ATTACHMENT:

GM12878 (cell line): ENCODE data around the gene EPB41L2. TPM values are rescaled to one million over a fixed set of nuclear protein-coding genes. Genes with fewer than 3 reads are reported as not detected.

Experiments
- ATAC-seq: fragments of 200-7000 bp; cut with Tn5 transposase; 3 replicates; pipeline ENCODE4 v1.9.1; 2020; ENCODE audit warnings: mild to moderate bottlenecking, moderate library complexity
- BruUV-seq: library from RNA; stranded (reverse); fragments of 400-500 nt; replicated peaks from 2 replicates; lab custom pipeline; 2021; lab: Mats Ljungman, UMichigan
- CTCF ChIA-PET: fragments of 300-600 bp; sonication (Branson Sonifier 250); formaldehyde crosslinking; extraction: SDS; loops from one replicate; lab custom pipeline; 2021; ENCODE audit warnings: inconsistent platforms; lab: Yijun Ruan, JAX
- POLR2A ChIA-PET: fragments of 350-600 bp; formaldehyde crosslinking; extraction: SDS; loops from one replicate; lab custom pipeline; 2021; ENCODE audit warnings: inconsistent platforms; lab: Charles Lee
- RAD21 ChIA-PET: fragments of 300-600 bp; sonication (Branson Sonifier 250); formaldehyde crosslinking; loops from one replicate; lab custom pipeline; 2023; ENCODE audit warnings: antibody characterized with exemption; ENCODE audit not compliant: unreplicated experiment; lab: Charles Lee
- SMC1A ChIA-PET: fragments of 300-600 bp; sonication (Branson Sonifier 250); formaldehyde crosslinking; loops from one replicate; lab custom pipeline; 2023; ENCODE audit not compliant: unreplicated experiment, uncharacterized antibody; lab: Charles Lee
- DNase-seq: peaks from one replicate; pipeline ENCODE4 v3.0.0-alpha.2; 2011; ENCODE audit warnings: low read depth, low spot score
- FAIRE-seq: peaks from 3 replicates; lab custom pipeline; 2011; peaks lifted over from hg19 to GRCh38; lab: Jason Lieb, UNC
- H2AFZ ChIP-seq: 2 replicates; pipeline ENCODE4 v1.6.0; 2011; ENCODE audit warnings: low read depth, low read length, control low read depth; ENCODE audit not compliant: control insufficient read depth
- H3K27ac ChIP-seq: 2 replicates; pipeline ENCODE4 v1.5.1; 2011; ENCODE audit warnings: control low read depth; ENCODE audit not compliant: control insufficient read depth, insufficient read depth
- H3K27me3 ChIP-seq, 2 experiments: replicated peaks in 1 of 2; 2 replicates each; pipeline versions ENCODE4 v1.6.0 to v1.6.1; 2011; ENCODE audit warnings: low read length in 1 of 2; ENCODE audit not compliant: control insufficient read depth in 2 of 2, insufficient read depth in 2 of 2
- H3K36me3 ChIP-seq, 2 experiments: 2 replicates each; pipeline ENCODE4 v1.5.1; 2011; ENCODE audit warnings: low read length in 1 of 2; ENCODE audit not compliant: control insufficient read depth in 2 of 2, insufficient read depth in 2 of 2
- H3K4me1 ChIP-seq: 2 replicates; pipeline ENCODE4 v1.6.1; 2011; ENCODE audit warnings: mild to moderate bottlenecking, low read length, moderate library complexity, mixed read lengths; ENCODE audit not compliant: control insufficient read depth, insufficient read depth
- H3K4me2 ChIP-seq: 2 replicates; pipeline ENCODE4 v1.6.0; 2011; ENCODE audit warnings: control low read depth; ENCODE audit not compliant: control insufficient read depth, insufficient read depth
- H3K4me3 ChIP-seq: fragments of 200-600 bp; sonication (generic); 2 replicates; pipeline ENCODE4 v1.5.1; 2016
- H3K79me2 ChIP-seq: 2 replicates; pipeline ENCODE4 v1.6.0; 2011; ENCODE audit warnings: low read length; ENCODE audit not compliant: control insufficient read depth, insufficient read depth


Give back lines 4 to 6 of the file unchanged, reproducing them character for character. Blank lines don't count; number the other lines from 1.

- BruUV-seq: library from RNA; stranded (reverse); fragments of 400-500 nt; replicated peaks from 2 replicates; lab custom pipeline; 2021; lab: Mats Ljungman, UMichigan
- CTCF ChIA-PET: fragments of 300-600 bp; sonication (Branson Sonifier 250); formaldehyde crosslinking; extraction: SDS; loops from one replicate; lab custom pipeline; 2021; ENCODE audit warnings: inconsistent platforms; lab: Yijun Ruan, JAX
- POLR2A ChIA-PET: fragments of 350-600 bp; formaldehyde crosslinking; extraction: SDS; loops from one replicate; lab custom pipeline; 2021; ENCODE audit warnings: inconsistent platforms; lab: Charles Lee